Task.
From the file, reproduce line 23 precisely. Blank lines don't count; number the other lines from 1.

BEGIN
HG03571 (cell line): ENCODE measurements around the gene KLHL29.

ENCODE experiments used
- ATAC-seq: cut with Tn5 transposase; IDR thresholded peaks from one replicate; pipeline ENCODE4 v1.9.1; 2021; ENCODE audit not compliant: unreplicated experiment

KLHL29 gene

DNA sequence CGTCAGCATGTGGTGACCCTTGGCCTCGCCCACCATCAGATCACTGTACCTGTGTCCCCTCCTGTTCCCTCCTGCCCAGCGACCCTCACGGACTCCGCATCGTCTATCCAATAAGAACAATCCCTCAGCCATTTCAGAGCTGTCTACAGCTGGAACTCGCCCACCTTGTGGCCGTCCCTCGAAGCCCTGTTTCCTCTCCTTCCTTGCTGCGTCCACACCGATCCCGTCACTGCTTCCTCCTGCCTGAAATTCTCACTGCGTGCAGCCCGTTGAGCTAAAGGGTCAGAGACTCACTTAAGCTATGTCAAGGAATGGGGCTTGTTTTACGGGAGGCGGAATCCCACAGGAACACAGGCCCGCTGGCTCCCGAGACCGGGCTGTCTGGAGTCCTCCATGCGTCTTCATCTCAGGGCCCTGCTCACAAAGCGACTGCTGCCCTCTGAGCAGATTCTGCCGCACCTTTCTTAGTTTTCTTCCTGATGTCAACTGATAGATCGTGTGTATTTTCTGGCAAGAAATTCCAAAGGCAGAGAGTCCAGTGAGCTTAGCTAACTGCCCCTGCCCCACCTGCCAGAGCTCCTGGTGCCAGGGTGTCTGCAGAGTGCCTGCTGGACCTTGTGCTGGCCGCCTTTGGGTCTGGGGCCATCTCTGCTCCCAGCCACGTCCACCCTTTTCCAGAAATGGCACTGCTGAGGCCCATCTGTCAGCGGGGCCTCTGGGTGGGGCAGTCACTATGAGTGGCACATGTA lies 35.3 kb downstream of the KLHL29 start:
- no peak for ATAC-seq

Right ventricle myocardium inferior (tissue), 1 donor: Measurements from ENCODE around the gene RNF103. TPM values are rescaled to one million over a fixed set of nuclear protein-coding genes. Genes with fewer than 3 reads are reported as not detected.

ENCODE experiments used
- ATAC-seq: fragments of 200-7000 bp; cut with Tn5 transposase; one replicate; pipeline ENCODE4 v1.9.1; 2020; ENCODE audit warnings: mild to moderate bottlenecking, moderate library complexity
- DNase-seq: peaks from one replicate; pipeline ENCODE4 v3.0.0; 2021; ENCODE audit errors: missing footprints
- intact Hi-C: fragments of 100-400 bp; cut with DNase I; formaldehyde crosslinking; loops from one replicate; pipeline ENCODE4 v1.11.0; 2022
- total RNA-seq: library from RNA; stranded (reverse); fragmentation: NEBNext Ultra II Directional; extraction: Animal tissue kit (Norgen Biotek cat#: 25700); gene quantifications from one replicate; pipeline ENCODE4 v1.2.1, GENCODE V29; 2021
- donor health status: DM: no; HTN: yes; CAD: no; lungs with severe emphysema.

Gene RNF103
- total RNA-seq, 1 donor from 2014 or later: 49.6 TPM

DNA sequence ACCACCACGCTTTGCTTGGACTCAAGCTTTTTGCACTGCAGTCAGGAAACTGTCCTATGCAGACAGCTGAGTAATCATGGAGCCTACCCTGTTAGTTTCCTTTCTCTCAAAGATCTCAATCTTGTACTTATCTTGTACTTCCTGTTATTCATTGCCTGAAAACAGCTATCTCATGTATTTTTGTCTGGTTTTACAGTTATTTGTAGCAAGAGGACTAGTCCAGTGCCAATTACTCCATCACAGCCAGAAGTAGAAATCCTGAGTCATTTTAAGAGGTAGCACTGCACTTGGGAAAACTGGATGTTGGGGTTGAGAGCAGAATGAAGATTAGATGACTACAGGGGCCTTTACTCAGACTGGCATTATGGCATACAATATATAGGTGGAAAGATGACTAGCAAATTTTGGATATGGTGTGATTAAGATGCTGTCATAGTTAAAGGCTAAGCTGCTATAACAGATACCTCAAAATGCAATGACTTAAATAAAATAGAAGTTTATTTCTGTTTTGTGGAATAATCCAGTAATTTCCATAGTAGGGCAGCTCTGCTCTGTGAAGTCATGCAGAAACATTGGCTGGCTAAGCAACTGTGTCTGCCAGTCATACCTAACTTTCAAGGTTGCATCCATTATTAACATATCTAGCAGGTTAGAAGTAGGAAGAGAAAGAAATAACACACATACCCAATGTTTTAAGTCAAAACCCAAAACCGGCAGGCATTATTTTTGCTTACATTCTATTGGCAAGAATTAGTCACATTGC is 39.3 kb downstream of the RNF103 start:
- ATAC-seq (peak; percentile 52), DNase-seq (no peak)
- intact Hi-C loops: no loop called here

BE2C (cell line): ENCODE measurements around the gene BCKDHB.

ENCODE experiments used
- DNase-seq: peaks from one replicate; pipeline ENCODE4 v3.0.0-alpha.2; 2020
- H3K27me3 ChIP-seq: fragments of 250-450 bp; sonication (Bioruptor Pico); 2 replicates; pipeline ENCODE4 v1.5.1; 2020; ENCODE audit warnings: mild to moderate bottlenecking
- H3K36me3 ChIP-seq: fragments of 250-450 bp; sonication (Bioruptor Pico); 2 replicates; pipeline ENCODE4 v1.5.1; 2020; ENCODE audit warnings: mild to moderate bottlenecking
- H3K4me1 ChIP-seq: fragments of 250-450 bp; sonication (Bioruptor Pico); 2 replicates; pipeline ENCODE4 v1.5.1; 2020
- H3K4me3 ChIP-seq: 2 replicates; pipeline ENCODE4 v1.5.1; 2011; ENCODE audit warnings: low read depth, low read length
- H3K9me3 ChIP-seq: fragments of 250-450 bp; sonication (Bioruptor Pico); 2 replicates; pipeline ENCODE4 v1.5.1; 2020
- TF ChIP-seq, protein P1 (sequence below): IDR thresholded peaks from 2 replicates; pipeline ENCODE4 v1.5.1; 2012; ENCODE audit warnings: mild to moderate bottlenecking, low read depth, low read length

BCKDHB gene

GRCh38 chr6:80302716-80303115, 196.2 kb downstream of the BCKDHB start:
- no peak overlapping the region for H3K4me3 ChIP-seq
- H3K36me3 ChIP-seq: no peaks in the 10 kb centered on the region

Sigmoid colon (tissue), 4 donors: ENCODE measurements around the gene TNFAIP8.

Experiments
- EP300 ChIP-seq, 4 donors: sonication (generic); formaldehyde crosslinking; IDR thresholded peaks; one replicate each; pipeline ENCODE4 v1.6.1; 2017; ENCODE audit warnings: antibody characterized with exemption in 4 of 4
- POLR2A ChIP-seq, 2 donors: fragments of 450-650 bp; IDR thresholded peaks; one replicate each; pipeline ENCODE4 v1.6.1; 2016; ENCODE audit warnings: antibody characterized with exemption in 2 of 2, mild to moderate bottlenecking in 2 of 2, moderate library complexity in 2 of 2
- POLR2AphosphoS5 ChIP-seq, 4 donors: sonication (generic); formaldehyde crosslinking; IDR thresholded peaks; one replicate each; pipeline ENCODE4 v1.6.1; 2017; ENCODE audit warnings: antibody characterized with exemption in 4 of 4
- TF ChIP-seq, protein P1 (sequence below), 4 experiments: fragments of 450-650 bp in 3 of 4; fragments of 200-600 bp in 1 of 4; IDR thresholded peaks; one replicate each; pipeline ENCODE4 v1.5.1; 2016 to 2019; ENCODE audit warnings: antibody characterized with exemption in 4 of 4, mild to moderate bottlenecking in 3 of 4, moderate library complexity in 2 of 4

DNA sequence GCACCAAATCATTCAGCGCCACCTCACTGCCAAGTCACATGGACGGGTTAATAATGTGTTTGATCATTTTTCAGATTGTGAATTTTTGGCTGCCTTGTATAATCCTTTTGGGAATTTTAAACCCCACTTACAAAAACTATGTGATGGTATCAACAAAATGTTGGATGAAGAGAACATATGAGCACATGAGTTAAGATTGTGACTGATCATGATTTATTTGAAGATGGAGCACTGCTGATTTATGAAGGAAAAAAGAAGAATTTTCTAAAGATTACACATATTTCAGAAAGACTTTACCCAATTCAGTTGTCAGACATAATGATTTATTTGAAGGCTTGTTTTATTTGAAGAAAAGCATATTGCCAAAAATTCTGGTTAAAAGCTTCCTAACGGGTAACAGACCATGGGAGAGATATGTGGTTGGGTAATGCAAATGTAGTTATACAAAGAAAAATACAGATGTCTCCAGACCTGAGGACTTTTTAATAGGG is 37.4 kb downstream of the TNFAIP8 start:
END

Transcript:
- H3K36me3 ChIP-seq: fragments of 250-450 bp; sonication (Bioruptor Pico); 2 replicates; pipeline ENCODE4 v1.5.1; 2020; ENCODE audit warnings: mild to moderate bottlenecking